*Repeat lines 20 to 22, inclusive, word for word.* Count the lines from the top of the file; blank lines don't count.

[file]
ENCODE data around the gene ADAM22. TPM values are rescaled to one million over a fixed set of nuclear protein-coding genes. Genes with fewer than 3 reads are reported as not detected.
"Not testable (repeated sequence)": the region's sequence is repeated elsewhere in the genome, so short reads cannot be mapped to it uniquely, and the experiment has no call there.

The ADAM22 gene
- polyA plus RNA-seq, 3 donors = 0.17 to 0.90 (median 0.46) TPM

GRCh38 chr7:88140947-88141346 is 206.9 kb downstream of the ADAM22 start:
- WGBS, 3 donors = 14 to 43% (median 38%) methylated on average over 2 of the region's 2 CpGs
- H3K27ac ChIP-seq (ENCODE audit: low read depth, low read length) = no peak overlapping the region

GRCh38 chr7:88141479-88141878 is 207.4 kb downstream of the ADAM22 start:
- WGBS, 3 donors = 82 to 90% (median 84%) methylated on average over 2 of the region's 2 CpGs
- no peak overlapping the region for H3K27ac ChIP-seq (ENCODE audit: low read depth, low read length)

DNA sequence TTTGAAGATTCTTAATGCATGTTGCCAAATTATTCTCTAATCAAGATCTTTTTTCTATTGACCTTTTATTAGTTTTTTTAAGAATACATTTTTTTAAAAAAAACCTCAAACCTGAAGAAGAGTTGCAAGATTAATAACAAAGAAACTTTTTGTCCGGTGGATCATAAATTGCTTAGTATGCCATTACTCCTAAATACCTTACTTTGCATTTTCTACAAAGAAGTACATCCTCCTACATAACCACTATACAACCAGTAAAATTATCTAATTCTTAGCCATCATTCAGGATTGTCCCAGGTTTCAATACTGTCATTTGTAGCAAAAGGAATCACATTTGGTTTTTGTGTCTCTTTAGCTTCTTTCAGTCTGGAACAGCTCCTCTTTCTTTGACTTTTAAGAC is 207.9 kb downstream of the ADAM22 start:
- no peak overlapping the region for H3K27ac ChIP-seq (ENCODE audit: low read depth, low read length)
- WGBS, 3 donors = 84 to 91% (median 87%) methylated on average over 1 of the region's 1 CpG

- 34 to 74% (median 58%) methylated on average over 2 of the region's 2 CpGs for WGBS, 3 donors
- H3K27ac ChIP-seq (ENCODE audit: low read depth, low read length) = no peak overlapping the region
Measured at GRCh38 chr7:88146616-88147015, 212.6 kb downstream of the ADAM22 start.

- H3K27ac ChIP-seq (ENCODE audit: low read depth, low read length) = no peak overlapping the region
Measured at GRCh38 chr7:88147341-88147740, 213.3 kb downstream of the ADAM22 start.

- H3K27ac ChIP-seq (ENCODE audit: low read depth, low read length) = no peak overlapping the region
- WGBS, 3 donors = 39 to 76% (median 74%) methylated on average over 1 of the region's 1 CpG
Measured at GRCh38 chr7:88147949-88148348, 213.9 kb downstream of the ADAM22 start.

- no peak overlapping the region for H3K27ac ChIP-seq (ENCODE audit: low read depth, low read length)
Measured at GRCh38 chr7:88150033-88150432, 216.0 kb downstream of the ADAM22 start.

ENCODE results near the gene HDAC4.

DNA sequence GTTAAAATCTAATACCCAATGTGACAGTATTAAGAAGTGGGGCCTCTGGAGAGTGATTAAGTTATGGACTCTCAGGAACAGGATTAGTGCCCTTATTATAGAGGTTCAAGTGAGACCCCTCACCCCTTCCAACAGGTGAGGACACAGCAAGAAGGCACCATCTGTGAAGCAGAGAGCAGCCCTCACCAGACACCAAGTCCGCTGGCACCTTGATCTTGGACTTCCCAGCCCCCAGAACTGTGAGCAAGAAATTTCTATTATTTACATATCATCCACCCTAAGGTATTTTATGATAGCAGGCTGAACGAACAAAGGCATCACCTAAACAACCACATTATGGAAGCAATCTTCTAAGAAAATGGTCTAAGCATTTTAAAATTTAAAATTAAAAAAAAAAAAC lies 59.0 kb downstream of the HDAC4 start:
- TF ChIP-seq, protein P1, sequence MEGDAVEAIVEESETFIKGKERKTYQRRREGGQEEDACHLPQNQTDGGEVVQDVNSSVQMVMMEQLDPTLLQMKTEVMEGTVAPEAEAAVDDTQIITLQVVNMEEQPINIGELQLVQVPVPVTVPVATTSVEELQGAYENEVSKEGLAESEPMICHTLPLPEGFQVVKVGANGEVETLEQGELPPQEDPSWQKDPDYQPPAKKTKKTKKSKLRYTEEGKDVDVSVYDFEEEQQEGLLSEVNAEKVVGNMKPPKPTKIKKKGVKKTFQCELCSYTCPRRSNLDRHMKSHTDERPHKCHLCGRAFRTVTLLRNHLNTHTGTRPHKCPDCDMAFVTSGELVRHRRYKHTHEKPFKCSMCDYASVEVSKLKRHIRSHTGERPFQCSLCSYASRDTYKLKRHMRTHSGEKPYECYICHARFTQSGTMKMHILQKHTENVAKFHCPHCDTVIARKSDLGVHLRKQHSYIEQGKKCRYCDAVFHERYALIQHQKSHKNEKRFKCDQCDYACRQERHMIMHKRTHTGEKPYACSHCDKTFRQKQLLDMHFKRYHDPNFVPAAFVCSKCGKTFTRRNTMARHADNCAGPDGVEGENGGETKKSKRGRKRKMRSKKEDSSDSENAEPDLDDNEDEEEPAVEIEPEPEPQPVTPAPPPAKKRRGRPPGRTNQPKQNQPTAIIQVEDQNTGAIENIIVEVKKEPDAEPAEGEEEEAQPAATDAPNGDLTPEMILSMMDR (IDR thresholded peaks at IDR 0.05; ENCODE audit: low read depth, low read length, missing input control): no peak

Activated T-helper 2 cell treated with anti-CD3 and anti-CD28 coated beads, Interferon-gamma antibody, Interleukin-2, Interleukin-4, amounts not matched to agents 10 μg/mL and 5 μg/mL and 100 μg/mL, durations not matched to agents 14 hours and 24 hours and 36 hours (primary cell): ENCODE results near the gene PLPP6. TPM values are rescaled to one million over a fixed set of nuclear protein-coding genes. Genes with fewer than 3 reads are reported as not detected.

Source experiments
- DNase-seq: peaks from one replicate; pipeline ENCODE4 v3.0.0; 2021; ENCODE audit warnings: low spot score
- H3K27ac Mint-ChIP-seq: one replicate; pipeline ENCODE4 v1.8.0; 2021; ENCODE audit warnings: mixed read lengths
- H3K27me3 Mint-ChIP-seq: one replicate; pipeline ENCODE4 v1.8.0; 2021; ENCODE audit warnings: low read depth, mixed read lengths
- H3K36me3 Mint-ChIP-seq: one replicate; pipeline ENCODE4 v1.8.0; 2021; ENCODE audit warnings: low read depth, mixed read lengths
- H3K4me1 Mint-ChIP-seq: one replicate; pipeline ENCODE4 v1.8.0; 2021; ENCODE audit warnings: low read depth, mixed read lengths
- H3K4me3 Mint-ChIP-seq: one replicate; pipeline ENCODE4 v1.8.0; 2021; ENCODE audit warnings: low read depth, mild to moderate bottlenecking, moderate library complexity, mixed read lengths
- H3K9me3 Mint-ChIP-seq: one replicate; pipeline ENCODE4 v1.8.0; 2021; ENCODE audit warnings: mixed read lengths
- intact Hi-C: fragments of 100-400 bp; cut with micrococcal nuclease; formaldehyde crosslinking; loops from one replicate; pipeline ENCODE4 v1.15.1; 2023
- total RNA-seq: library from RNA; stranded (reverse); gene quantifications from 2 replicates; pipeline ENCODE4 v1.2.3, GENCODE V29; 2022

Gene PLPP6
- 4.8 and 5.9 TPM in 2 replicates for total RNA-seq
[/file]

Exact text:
- WGBS, 3 donors = 39 to 76% (median 74%) methylated on average over 1 of the region's 1 CpG
Measured at GRCh38 chr7:88147949-88148348, 213.9 kb downstream of the ADAM22 start.

- no peak overlapping the region for H3K27ac ChIP-seq (ENCODE audit: low read depth, low read length)